Tennessee State Fair Operator Applicants Must Wait
By Adam Ghassemi
NASHVILLE, Tenn. – After years of controversy, the Tennessee State Fair has just as many questions surrounding its future in 2013 as ever.
Before planning can take place a new state commission, the Tennessee State Fair and Exposition Commission, created by the legislature will first decide who will operate the state fair.
After a decision is made on the operator, the chosen applicant would have to complete the process by getting approval from Metro's Board of Fair Commissioners.
Lobbyist Melissa Bast represents Memphis-based Delta Agri-Business, the non-profit arm of Universal Fairs created solely to operate the Tennessee State Fair. Bast said when they tried to apply to run the 2013 fair they didn't get anywhere.
"You can't continue to do the same thing and expect different results," she said Tuesday. "They are able to do what they want with the Tennessee State Fair."
Last week the Tennessee State Fair and Exposition Commission decided to allow the current nonprofit, the Tennessee State Fair Association, to run the fair in 2013. That decision gave them time to create a formal application process, according to Tennessee Department of Agriculture spokesman Tom Womack.
Executive Director of the Nashville Fairgrounds and Expo Center Buck Dozier said a lot of things may be up in the air right now, but by the time planning for the 2014 state fair comes around, all of it should be worked out.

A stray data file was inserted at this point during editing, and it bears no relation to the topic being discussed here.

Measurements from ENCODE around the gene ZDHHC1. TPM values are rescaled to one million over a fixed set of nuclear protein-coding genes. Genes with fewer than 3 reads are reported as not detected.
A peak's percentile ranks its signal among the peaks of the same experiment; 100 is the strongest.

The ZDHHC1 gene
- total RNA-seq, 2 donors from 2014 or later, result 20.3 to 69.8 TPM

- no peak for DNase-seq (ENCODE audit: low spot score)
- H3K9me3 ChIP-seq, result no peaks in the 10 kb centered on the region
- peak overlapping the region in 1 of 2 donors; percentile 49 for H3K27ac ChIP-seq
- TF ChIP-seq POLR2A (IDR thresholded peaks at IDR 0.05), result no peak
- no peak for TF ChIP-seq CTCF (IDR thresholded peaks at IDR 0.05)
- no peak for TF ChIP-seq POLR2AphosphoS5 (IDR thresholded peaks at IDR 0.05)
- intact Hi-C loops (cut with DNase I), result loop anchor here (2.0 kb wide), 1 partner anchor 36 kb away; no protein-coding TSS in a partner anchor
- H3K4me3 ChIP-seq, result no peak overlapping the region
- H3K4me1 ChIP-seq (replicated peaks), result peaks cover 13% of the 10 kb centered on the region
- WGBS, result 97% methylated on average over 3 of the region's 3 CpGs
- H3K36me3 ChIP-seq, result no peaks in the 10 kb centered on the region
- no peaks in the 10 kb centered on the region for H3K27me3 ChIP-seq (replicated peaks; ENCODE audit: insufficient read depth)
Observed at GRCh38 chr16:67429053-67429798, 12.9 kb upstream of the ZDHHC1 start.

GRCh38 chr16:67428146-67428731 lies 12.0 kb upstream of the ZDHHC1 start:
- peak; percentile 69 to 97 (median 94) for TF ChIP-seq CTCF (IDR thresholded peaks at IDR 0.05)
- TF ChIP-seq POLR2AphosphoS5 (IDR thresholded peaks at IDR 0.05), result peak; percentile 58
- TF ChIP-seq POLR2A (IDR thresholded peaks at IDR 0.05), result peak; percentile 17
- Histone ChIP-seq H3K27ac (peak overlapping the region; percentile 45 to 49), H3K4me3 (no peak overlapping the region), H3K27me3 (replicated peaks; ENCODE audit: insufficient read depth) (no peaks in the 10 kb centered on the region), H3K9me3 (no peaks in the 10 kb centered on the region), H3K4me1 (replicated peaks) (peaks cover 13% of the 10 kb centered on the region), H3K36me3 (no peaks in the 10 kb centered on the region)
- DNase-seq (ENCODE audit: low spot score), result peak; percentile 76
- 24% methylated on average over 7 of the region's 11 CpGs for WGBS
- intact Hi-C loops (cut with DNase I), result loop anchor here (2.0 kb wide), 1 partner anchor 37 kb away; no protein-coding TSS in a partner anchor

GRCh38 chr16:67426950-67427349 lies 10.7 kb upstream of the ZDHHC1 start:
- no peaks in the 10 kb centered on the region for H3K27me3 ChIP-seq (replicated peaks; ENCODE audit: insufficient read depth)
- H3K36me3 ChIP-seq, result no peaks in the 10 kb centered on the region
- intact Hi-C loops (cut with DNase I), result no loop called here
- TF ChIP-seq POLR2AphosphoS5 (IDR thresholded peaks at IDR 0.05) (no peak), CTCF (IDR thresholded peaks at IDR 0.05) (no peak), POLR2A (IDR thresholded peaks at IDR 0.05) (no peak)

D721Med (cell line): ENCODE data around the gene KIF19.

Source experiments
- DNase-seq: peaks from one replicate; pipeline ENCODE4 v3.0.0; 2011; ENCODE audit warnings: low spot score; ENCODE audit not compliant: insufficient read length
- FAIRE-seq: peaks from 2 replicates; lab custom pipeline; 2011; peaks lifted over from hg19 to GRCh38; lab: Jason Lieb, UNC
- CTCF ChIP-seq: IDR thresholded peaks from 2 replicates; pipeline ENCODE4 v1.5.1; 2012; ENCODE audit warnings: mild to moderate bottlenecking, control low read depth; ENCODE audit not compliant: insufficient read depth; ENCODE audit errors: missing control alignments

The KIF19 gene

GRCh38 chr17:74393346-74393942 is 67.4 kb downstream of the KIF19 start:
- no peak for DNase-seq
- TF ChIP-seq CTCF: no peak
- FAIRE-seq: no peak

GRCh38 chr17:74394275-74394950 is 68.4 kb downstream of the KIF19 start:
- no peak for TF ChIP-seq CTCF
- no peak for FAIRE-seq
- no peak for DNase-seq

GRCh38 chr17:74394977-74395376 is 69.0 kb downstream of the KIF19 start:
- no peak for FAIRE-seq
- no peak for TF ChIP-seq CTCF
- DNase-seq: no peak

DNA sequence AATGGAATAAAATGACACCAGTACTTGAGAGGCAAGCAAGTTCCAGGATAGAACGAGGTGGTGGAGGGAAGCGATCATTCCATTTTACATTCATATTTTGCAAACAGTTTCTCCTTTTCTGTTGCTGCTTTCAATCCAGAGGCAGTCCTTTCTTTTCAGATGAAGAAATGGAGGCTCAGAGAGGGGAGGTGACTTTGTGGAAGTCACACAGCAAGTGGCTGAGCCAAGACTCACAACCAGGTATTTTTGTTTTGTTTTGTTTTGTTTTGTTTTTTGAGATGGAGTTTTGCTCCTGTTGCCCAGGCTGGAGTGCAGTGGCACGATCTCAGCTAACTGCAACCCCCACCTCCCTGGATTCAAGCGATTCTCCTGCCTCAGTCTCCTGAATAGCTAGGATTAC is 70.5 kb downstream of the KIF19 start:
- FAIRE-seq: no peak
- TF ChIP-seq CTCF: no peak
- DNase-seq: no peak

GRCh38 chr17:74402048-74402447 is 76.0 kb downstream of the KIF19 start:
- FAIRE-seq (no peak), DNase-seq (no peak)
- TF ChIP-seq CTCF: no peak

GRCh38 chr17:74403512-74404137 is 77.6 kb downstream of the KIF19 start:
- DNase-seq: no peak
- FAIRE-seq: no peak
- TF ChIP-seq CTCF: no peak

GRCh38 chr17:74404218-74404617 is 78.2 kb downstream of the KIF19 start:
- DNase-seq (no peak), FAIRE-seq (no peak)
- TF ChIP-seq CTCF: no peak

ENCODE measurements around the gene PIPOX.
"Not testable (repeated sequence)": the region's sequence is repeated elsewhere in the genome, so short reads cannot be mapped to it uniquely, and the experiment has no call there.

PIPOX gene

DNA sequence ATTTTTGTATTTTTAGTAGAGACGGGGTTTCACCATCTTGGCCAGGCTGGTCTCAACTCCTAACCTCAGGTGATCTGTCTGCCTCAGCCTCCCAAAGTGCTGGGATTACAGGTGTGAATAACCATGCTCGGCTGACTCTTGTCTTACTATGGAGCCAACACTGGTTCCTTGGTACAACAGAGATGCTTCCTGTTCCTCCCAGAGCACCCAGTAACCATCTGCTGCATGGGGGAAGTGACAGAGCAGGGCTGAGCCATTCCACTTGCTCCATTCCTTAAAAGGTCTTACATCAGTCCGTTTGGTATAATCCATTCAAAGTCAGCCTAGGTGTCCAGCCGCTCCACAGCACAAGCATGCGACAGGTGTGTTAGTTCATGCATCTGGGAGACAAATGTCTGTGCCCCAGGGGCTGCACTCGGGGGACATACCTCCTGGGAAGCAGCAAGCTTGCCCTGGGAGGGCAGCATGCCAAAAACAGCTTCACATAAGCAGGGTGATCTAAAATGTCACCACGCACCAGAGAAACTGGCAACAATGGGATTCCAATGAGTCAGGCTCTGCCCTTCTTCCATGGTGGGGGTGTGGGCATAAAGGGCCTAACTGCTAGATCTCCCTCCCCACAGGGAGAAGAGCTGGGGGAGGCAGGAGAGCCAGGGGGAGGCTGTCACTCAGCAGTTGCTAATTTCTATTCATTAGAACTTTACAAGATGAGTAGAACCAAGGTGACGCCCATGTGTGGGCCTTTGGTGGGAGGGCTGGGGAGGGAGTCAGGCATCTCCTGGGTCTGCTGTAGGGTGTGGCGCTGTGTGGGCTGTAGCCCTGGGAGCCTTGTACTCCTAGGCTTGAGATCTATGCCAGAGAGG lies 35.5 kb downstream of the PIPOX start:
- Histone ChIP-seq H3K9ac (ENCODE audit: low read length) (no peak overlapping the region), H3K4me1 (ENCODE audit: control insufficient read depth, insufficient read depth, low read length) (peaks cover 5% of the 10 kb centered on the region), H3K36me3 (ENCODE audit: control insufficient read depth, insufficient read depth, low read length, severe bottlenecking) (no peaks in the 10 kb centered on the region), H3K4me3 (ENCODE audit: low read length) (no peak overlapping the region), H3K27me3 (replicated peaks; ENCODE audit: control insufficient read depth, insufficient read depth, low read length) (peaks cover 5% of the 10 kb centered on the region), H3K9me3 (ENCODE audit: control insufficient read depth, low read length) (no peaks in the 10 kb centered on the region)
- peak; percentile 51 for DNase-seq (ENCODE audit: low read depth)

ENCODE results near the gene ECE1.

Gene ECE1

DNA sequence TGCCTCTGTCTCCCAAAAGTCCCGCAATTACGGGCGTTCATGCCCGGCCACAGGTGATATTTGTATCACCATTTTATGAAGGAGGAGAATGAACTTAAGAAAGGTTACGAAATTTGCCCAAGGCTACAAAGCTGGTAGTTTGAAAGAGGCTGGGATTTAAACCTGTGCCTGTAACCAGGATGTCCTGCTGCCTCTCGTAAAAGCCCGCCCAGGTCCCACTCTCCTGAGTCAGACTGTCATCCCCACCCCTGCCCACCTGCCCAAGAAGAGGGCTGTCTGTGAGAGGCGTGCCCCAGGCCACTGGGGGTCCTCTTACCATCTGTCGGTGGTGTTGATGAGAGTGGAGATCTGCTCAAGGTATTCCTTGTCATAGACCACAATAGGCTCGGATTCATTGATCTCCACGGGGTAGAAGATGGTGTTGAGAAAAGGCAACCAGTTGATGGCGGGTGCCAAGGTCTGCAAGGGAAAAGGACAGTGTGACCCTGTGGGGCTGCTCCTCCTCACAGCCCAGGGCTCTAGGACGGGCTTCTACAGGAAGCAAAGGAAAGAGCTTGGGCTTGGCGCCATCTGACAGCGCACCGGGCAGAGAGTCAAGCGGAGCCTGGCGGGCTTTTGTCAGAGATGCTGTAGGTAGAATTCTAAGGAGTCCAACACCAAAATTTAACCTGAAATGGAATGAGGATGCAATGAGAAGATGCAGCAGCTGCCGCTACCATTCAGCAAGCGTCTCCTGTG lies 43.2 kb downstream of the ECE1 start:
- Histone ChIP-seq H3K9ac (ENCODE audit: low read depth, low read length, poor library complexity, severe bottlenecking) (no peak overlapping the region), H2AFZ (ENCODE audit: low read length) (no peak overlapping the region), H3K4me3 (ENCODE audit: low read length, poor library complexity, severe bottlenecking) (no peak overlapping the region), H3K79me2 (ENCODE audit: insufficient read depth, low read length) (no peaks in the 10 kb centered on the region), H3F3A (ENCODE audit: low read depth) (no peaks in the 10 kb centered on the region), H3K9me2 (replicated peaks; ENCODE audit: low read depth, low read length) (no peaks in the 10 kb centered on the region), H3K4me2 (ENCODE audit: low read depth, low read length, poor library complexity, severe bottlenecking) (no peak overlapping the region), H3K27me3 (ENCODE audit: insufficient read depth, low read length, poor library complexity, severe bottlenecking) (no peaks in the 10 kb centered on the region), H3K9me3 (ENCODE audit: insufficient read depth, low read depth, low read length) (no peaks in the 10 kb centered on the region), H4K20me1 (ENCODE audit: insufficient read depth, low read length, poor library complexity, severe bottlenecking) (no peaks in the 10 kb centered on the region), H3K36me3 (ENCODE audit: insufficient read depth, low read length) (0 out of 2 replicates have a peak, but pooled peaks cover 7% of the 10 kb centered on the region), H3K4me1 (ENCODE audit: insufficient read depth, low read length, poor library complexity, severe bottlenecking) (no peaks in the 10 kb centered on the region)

"If you've got a good package, if you know how to run a good fair and you've got some financial backing. I'm sure the state and Metro government, this Fair Board, would be interested in talking with you," Dozier said.
That means Delta Agri-Business, which believes bringing big entertainment is the secret to making the Tennessee State Fair what it once was will have to wait.
"[Delta Agri-Business] believes in this property. He believes in the viability of the property and he simply wants to bring revenue to this property and see that its existence keeps going," Bast went on to say.
Bast says some members of the Tennessee State Fair and Exposition Commission also serve with the Tennessee State Fair Association, which she worries could be a conflict of interest.
Tuesday Womack said all of those members have resigned from one group or another to resolve those concerns.
The process to operate the 2014 Tennessee State Fair should be available sometime next year.